Actually the area around the mill is very pretty and I should really go explore around there when the water subsides and we get some summer again. Hopefully normality will creep into our weather and the levels will drop so that I can rest easy again. Unfortunately I get antsy when it rains and when you consider how quickly a town can be inundated you can see why. Things at the moment are not as bad as they were in 2007 and I have seen the field behind where I live much deeper under water than it is now, but it doesn’t take much to tip that balance. Maybe its time to invest in that boat I have always wanted. 

Random images.

DRW © 2019 -2020. Created 16/06/2019

Spring has sprung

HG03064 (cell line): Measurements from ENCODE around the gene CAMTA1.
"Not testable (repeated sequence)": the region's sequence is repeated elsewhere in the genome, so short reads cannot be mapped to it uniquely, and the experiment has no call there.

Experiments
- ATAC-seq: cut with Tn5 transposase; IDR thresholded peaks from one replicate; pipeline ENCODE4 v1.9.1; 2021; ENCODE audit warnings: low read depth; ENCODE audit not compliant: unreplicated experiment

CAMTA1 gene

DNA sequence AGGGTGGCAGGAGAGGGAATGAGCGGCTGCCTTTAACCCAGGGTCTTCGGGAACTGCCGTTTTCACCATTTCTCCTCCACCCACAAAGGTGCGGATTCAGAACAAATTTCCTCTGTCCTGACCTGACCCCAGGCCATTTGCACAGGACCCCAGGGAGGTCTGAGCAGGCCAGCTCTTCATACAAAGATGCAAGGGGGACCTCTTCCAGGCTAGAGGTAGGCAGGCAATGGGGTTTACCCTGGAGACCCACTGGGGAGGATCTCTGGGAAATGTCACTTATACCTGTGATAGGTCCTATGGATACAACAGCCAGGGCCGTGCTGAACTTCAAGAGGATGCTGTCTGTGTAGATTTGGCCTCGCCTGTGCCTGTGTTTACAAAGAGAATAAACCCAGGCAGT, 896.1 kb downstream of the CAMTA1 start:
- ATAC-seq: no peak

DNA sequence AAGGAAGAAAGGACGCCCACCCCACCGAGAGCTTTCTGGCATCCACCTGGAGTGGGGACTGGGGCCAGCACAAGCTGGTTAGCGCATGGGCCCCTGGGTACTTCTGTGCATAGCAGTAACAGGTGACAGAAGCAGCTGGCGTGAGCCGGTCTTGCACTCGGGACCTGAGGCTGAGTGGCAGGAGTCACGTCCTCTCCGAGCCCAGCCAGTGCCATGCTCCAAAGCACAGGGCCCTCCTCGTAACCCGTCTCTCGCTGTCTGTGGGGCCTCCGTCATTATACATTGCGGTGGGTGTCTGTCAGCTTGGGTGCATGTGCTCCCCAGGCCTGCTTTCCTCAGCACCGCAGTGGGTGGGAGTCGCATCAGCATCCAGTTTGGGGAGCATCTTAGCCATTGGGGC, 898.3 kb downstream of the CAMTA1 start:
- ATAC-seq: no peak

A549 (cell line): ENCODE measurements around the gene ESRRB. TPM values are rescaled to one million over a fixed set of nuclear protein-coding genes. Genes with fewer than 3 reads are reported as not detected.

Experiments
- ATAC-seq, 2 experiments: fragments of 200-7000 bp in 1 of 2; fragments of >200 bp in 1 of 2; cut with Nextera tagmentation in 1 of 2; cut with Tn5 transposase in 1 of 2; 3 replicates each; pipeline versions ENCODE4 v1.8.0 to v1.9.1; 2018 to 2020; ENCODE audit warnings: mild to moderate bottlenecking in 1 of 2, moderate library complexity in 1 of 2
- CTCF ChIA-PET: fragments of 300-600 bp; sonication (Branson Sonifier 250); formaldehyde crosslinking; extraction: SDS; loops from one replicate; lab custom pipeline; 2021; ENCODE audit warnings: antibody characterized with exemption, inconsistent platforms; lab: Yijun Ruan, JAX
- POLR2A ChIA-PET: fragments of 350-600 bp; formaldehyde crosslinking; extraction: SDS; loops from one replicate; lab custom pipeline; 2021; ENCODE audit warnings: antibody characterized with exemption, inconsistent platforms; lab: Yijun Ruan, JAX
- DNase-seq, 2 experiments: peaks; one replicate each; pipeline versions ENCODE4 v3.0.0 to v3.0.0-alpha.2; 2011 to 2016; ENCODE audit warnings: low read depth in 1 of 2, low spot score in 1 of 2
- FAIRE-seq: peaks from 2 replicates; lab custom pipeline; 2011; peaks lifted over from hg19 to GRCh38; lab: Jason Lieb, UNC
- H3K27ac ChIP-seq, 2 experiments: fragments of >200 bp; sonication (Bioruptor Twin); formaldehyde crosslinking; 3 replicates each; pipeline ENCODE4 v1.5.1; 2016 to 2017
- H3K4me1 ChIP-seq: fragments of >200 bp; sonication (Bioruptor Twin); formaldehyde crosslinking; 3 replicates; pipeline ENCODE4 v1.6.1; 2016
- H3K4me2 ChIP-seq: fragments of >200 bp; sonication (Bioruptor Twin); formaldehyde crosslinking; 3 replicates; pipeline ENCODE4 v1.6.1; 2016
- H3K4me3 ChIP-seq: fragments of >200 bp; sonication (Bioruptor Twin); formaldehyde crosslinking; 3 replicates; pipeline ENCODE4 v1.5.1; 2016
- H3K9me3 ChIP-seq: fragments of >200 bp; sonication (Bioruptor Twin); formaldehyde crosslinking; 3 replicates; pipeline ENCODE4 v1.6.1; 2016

Yep, it’s true, Spring has arrived, or should I say sunny days arrived for this Easter weekend; which made a nice change from the often overcast and gloomy weather that we seemed to have had since I got back from South Africa. My weather app says it is 22 degrees outside and will it remain like that till Tuesday.  However, it better not turn ugly again because I have plans for Saturday! Anyway, I digress because this post is just one of those springy thingys that came about because I went for a walk this morning. I have not been very active this past month because I was battling sinus, but finally feel much better. Enjoy the pics, they were taken with my celery phone so quality could be variable.

Miss Emily also made a rare appearance in her all new ice cream dress, hat and sandals. She does look snazzy too. Although I did remind her that soon it will be Back to School….